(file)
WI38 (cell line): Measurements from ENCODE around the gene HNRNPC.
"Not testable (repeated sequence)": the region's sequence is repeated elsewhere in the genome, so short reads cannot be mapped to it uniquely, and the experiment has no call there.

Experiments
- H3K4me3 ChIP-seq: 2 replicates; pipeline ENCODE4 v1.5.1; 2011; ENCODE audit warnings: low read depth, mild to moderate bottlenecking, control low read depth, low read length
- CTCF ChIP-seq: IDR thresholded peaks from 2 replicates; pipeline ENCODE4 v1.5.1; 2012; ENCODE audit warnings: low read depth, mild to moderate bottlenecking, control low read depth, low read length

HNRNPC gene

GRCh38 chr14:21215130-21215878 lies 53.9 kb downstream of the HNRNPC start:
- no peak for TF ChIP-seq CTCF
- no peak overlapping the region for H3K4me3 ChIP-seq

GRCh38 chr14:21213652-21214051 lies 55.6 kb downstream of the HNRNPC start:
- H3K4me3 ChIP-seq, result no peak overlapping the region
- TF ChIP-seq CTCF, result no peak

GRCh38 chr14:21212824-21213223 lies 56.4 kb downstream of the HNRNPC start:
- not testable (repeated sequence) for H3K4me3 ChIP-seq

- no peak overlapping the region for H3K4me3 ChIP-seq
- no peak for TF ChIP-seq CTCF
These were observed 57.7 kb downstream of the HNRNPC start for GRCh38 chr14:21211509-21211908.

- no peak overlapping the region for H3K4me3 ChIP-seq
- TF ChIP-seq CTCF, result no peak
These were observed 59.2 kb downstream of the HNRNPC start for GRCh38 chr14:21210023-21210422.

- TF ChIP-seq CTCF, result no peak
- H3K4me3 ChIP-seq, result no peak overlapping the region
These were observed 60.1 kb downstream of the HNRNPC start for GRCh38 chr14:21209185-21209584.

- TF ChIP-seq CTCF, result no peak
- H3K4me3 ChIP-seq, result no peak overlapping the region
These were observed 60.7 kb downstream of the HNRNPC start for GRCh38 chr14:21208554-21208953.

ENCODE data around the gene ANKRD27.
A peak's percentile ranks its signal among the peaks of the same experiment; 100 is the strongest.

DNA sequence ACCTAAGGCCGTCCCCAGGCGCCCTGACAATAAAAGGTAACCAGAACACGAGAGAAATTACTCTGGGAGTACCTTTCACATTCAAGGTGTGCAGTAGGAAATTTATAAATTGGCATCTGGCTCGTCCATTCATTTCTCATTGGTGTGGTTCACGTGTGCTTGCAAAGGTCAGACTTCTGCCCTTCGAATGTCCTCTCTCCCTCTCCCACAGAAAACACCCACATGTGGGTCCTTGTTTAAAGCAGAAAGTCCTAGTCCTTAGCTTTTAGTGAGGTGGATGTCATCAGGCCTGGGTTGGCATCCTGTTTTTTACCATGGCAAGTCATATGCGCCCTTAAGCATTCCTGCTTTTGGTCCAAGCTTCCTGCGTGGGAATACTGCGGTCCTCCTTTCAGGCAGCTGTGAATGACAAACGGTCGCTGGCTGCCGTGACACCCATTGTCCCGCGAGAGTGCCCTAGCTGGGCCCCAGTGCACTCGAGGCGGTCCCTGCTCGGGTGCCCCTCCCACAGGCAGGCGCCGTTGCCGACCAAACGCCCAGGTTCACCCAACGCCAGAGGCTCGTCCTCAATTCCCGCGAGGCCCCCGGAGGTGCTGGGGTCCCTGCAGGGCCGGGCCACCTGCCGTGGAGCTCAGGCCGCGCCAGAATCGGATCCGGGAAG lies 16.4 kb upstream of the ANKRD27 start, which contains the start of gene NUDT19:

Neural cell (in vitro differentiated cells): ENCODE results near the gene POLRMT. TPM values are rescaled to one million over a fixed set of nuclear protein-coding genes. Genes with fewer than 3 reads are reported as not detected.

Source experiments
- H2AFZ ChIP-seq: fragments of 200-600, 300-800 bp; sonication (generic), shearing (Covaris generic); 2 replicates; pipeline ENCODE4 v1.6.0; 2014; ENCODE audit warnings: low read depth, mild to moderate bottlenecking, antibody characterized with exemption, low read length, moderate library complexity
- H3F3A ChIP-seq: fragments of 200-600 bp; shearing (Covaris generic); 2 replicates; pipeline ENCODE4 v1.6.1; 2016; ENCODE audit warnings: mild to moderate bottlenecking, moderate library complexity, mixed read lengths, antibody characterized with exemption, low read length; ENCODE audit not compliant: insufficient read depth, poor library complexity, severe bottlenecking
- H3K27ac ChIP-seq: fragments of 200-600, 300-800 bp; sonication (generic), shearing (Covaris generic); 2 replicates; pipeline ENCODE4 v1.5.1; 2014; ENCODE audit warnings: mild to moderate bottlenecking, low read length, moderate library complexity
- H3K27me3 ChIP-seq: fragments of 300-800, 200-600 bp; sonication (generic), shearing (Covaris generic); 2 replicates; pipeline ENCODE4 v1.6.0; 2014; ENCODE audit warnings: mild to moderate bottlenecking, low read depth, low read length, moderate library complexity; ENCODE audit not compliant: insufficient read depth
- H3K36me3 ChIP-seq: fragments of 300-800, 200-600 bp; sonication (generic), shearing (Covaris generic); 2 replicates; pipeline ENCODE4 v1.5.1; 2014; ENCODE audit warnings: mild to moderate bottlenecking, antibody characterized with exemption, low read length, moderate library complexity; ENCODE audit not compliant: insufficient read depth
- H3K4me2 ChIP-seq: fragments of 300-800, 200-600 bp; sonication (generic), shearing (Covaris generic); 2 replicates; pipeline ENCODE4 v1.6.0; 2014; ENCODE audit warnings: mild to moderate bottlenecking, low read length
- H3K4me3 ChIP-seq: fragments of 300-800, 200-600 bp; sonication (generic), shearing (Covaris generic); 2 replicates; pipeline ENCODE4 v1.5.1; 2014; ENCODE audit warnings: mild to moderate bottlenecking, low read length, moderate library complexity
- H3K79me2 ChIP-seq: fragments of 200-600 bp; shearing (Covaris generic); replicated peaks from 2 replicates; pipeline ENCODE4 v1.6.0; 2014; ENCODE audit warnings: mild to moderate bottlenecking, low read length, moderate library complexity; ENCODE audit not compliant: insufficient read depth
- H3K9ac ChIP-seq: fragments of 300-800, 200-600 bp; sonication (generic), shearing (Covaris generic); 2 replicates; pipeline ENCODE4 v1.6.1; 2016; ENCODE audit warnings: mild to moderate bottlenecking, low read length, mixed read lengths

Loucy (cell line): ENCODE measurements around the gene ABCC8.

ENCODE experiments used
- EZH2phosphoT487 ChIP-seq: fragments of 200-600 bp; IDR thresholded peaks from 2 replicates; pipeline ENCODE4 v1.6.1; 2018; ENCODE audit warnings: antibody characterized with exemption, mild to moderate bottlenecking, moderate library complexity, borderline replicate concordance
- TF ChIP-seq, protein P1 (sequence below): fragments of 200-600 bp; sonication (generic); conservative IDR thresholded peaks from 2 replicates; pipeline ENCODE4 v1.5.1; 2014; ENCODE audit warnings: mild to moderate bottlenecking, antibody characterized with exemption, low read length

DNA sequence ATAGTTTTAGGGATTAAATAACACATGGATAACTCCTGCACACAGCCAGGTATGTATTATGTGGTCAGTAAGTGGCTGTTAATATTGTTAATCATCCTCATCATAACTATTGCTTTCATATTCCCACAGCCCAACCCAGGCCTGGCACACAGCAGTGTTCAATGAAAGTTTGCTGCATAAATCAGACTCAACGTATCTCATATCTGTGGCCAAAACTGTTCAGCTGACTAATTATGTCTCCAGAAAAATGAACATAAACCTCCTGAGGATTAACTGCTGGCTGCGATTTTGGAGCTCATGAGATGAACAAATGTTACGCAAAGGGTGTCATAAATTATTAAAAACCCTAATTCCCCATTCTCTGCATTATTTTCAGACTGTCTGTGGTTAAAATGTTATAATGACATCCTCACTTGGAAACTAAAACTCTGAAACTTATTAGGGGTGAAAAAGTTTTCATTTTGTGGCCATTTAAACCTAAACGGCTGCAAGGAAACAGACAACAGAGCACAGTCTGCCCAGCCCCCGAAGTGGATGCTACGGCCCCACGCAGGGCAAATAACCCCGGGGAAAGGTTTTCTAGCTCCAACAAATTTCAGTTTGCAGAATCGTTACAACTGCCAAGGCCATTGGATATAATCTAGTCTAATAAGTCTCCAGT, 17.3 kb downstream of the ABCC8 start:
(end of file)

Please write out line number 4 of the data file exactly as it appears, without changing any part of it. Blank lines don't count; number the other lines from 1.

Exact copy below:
- H3K4me3 ChIP-seq: 2 replicates; pipeline ENCODE4 v1.5.1; 2011; ENCODE audit warnings: low read depth, mild to moderate bottlenecking, control low read depth, low read length